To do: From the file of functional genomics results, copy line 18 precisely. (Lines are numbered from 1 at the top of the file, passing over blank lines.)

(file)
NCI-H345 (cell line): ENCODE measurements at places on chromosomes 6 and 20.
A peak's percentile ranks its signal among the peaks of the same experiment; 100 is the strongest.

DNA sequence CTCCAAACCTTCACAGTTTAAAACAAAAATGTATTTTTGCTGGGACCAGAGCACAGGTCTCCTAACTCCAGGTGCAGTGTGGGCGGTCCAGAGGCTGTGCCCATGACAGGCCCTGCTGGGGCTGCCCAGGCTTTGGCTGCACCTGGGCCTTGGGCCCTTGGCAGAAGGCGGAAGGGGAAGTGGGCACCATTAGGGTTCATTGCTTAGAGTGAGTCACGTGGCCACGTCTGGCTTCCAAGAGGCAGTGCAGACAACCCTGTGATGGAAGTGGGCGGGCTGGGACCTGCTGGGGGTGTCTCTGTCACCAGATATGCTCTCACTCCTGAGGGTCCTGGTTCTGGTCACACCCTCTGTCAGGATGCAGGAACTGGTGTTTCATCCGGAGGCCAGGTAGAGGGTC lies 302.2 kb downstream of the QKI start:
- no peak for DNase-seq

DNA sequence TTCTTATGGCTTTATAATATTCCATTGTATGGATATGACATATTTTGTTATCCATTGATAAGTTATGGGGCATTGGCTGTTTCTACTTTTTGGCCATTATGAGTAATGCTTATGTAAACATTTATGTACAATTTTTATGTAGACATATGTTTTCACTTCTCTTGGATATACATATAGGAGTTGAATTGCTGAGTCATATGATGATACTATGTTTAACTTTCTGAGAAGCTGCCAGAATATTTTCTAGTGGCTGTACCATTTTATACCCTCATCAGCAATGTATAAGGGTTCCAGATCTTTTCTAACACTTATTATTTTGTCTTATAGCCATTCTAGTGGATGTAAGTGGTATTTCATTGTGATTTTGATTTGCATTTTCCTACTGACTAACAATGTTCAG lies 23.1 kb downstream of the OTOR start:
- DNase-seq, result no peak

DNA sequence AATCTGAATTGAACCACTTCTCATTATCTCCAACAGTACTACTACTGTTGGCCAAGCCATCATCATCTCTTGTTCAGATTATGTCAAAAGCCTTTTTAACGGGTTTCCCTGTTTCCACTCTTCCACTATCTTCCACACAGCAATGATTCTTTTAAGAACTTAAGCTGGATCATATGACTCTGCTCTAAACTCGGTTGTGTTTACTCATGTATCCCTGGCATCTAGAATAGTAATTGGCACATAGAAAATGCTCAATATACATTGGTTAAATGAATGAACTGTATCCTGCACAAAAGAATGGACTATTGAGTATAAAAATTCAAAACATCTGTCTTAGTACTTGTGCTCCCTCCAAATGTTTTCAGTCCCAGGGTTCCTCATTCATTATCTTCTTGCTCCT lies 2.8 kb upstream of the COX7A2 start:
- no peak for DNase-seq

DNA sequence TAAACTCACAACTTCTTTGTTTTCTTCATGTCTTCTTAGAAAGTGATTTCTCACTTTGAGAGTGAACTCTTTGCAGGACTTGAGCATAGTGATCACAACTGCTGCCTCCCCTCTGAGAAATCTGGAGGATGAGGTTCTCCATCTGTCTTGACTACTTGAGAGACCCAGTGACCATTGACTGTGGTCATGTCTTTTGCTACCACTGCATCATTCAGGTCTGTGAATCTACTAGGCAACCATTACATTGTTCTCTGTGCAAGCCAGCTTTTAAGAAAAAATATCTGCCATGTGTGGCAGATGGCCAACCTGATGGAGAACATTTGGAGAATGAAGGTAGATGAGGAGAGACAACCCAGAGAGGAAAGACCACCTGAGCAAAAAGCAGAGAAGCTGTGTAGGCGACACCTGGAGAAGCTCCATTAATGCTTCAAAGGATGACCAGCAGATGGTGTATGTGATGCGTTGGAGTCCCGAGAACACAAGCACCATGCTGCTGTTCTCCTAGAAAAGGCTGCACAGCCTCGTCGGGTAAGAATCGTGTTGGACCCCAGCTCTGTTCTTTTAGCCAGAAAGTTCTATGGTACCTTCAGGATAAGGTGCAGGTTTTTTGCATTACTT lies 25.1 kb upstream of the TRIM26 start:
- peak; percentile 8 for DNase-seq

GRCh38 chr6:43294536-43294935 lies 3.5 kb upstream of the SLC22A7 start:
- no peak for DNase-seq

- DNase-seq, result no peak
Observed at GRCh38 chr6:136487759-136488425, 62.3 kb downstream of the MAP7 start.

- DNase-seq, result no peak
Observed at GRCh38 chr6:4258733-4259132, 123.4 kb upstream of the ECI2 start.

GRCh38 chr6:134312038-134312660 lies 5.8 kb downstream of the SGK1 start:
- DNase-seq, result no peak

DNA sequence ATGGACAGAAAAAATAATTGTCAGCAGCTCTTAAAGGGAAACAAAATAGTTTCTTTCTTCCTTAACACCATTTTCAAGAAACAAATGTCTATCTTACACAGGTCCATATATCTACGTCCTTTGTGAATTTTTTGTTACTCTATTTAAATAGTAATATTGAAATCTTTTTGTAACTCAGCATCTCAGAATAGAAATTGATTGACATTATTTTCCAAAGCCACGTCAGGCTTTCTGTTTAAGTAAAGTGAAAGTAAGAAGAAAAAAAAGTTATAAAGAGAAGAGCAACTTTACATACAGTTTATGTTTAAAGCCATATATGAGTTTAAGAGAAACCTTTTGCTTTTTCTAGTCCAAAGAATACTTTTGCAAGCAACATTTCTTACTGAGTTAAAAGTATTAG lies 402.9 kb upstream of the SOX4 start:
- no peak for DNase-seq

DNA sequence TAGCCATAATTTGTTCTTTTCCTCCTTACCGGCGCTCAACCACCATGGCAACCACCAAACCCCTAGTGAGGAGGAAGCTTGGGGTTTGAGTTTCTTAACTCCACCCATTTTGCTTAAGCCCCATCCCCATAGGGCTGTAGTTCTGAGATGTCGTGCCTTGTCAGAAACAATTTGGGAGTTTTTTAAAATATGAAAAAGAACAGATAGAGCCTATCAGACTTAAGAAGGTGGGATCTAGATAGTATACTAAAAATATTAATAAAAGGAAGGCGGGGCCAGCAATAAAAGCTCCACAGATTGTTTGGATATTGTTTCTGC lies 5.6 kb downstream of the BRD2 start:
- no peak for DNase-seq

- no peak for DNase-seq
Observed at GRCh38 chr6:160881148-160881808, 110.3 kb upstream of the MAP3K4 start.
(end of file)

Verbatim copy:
- DNase-seq, result no peak